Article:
Tom: I’m a tad more optimistic. I think The Gymnastics Samurai has potential, assuming the direction can catch up with the more wild tone of the script and the lively voice acting. Jotaro isn’t your typical anime sports lead, he’s a man past his prime, on the way out, and finds the drive to keep pushing for one more go. I imagine it’ll be a little easier to become enthralled once the show establishes exactly what we’re in for. I assume that our unnamed Ninja is going to turn out to be a major fan of Jotaro’s, and together with this pseudo-performer/gymnast, as well as an as of yet introduced character presented in the ending credits, Jotaro will form a new Gymnast team that’ll attempt to propel Japan to one more shot at an Olympic gold medal. As it is now though, The Gymnastics Samurai is a bit too scattershot for me to give it an outright recommended.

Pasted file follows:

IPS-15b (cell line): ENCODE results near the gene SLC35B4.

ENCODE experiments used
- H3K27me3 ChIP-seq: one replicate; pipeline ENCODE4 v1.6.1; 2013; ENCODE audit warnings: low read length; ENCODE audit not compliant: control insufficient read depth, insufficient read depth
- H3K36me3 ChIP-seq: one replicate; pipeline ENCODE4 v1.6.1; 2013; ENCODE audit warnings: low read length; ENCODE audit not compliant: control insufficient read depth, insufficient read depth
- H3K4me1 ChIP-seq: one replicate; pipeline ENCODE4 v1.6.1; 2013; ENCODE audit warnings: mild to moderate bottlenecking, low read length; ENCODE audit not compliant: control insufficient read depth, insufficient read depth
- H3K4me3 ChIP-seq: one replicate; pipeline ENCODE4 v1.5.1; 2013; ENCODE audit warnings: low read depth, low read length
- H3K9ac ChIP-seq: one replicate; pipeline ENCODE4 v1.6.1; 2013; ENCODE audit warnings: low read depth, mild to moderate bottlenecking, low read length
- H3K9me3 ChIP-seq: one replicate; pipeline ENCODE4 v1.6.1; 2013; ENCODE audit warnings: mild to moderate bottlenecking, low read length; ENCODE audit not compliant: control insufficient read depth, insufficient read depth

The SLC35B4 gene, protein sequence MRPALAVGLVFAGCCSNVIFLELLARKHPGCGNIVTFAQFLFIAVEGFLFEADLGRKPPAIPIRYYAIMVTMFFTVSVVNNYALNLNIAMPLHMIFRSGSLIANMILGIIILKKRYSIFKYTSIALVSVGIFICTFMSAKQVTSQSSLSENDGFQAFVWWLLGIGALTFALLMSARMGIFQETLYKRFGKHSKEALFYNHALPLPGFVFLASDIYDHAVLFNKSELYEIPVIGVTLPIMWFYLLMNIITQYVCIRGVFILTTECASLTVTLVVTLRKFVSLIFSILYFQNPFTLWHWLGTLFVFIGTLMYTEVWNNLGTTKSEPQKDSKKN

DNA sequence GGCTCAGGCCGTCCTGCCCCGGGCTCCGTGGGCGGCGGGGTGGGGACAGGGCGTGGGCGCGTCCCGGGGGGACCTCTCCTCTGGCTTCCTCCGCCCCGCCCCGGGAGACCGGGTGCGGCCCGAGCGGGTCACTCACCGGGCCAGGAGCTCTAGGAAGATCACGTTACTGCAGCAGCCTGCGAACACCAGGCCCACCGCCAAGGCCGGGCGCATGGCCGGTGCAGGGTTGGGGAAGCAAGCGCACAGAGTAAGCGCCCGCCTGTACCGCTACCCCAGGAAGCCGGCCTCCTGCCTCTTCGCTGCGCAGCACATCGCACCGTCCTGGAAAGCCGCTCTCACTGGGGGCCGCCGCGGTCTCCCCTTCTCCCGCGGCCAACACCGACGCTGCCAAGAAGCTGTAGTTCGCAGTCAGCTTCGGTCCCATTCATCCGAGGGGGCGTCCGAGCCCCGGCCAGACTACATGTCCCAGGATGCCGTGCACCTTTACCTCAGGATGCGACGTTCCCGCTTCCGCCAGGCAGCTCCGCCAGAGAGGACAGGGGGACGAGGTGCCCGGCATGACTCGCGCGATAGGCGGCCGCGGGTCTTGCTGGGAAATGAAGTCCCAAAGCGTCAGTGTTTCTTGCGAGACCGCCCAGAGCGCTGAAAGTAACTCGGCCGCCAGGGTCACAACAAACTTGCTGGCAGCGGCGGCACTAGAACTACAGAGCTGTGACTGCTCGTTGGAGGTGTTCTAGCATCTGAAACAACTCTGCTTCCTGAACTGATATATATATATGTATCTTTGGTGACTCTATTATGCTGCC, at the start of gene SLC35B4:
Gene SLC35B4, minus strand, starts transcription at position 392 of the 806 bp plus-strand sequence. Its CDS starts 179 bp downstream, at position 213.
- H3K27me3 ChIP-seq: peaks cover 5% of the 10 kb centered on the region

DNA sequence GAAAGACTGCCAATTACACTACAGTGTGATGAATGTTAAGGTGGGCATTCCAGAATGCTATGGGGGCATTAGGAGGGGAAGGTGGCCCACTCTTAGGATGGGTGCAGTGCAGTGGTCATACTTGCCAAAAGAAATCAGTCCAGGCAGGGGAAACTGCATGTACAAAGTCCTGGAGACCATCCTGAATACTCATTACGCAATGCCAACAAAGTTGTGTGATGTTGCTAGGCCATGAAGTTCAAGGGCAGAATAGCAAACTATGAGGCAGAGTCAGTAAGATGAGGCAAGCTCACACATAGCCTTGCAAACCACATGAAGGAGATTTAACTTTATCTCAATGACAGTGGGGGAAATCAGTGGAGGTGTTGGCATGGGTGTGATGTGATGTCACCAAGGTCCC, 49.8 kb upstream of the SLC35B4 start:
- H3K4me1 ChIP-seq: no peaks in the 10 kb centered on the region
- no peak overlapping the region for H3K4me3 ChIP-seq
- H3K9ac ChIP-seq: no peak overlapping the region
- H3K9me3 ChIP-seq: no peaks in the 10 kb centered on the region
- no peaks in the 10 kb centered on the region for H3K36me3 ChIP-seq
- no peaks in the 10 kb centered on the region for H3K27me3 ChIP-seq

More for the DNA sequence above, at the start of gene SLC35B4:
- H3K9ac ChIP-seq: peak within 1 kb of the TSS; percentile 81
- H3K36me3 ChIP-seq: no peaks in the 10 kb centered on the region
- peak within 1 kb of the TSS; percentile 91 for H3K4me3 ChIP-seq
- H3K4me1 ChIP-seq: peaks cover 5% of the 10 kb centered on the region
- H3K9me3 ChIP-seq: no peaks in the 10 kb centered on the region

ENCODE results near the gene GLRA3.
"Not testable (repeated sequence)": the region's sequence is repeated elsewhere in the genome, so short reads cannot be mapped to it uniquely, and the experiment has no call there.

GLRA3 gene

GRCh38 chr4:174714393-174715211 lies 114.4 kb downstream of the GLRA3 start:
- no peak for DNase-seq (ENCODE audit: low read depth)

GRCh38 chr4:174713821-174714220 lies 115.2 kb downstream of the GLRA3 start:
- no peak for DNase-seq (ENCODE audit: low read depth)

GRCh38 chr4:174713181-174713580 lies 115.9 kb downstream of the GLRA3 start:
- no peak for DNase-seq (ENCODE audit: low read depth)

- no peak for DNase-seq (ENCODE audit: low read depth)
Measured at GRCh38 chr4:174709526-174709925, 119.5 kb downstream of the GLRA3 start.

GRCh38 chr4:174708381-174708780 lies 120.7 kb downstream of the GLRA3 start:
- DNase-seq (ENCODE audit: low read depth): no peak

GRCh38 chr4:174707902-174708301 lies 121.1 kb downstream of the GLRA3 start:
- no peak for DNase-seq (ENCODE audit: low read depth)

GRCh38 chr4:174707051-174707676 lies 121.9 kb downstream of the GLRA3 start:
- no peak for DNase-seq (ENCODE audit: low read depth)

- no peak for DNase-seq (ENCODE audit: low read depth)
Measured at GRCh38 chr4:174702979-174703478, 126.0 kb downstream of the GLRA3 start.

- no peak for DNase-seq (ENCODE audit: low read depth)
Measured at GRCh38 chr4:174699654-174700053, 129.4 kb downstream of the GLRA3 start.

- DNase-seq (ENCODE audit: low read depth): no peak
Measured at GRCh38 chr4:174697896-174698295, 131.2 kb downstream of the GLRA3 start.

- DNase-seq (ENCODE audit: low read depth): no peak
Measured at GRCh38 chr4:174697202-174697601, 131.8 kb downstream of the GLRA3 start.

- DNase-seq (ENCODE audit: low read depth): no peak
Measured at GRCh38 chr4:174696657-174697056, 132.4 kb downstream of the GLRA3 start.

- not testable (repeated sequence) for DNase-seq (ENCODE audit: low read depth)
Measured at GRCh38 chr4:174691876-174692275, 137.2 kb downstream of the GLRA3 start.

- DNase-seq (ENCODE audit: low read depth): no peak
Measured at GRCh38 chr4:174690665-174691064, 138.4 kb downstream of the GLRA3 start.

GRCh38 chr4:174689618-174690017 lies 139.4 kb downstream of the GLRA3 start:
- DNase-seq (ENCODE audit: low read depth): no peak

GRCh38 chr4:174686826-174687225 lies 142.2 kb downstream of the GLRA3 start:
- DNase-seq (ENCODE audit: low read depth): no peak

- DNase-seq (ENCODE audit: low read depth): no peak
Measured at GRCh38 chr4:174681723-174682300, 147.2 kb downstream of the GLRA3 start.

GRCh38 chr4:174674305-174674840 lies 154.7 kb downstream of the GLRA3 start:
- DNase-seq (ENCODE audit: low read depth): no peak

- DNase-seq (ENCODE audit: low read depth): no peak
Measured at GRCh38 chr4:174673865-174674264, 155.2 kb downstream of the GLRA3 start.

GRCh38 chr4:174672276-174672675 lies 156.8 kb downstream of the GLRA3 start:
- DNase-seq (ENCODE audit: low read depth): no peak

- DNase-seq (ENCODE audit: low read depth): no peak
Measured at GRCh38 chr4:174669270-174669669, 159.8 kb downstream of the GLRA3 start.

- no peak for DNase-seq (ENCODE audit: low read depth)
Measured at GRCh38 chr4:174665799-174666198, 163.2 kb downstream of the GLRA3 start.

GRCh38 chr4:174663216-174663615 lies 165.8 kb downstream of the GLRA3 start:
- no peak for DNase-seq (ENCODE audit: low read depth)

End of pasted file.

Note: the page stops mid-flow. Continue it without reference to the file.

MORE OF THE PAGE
Take it or Leave it: The Gymnastics Samurai shows promise, but it’s buried beneath bizarre comedy and a disconnect between its more grounded and lively elements.

Take it or Leave it: The Gymnastics Samurai has an uneven start as its restrained tone clashes heavily with its more random and comedic elements.